Bean & Oat Burger with 3-ingredient Cajun Mayo
Happy new year, friends! Let's start the year off right and be realistic about our food-related New Year's Resolution this time, okay?Cross off "diet" or "weight loss" from the list... or any other super-strict orders you're demanding of yourself.
Instead, let's focus on giving ourselves a bit of compassion. With regards to food, we'll focus on eating in a way that's more wholesome and nourishing, without depriving ourselves of foods we truly desire... sound good?
A synonym for "depriving" is "punishing"... not nourishing. We want to nourish.
And on that note, let's talk burgers.
You're probably thinking I'm crazy. Talking about eating wholesome and then I go on to talk about eating burgers.
But this here burger is nourishing, alright!
Who says you need meat to make a mean one?
This burger will satisfy every burger craving you could possibly have... and is a burger you don't need to feel guilty for eating. Jackpot?
When people learn about the plant-based way of eating they often ask,
"Where do you get your protein?"
The thing is: we don't have a problem with getting enough protein in developed western countries.
Think about it: when was the last time you heard about anybody being admitted to the hospital with protein deficiency?
In fact, can you even think of the medical name for protein deficiency?
Likely not. It's called kwashiorkor.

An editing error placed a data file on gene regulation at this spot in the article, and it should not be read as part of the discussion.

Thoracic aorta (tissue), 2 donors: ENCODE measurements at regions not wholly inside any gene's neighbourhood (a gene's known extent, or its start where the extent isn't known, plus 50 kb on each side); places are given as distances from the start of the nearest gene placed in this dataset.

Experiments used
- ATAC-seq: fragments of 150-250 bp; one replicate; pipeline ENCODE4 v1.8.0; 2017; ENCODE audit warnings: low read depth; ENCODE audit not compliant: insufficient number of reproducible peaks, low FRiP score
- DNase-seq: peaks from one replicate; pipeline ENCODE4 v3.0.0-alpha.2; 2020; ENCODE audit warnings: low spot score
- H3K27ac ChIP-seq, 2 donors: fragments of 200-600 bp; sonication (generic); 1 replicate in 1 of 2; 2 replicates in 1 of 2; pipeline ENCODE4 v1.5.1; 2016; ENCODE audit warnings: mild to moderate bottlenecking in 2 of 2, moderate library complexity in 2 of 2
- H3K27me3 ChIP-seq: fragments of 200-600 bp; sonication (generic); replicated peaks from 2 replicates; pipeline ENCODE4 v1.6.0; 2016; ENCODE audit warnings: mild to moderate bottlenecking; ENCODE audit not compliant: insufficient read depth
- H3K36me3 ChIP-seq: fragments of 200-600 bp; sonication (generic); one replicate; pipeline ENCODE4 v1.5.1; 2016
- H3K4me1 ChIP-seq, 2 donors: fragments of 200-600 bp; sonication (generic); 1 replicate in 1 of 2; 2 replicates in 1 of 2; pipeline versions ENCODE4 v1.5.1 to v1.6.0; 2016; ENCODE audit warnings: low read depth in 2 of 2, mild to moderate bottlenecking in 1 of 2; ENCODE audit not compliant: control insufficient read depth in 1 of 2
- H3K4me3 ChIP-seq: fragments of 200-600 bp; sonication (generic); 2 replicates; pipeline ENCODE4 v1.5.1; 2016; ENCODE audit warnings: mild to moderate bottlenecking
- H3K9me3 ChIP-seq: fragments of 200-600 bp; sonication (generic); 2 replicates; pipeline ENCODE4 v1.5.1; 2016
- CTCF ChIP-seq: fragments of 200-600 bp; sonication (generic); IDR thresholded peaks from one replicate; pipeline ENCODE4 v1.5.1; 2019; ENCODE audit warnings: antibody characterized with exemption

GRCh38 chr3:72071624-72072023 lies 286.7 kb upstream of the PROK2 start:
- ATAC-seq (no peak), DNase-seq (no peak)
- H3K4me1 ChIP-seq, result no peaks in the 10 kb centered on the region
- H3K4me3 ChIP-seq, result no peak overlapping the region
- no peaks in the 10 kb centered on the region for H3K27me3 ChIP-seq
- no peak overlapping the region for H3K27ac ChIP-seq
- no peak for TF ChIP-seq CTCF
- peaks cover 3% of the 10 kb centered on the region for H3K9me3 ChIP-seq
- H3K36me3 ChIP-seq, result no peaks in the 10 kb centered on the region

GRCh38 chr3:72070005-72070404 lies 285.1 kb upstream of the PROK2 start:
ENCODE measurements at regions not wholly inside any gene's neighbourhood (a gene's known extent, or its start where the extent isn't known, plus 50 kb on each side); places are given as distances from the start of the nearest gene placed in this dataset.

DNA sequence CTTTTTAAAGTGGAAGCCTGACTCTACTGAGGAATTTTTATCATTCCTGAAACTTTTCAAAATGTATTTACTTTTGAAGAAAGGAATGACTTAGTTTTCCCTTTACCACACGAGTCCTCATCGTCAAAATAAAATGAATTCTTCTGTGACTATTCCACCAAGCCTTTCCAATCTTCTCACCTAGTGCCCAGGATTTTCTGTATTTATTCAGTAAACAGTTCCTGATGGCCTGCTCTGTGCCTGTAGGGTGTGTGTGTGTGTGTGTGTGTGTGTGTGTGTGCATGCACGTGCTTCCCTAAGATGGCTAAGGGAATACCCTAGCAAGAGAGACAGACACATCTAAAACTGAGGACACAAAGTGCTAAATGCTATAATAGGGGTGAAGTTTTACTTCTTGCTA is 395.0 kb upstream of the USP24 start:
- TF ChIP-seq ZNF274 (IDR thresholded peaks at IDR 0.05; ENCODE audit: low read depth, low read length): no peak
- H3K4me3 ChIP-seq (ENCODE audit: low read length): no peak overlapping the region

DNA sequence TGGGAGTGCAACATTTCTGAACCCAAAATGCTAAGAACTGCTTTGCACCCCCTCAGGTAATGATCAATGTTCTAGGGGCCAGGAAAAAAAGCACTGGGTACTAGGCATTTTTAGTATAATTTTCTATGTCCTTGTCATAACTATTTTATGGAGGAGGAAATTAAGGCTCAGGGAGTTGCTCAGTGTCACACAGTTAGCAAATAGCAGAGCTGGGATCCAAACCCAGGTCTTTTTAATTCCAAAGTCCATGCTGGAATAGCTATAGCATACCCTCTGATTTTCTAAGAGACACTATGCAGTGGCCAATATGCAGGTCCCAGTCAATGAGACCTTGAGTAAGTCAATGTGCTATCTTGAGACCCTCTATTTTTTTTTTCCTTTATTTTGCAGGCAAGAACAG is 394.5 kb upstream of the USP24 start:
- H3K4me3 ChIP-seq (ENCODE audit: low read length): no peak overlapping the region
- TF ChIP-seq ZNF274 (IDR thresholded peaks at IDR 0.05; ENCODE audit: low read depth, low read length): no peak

But why haven't you heard of it then? Well, it's a deficiency more commonly found in sub-Saharan Africa where food supply is low. You may have seen on television - kids with thin arms and legs but swollen-looking bellies. This is the classic physical manifestation of kwashiorkor.
But again: it is extremely rare in developed countries.
What's not rare? Fiber deficiency. And the health implications of this are far more concerning in developed countries. According to this publication in the American Society for Nutrition, over 90% of adults and children don't meet their recommended amount of daily fiber.
Over. 90. Percent.
You don't need me to tell you that's alarmingly high.
Inadequate fiber impacts risk of heart disease, stroke, diabetes, high blood pressure, obesity, metabolic disorders, and of course gastrointestinal disorders. According to this publication, at least $800 million each year is spent on laxatives in the USA alone.
Uncommon: people admitted to the Emergency Room with protein deficiency
Common: people admitted to the Emergency Room due to constipation or other bowel-related issues.
So our problem is not protein. It's fiber. And now my question back to you is,
"Where do you get your fibre?"
Luckily plant-based diets offer this advantage, plus many more.
And so this burger is not only darn delicious, but it's also darn good for you.
Loaded with insoluble and soluble fibres from the oats, beans, sunflower and flax seeds and the antioxidant boost from the spices... you're eating your way to immortality, friends.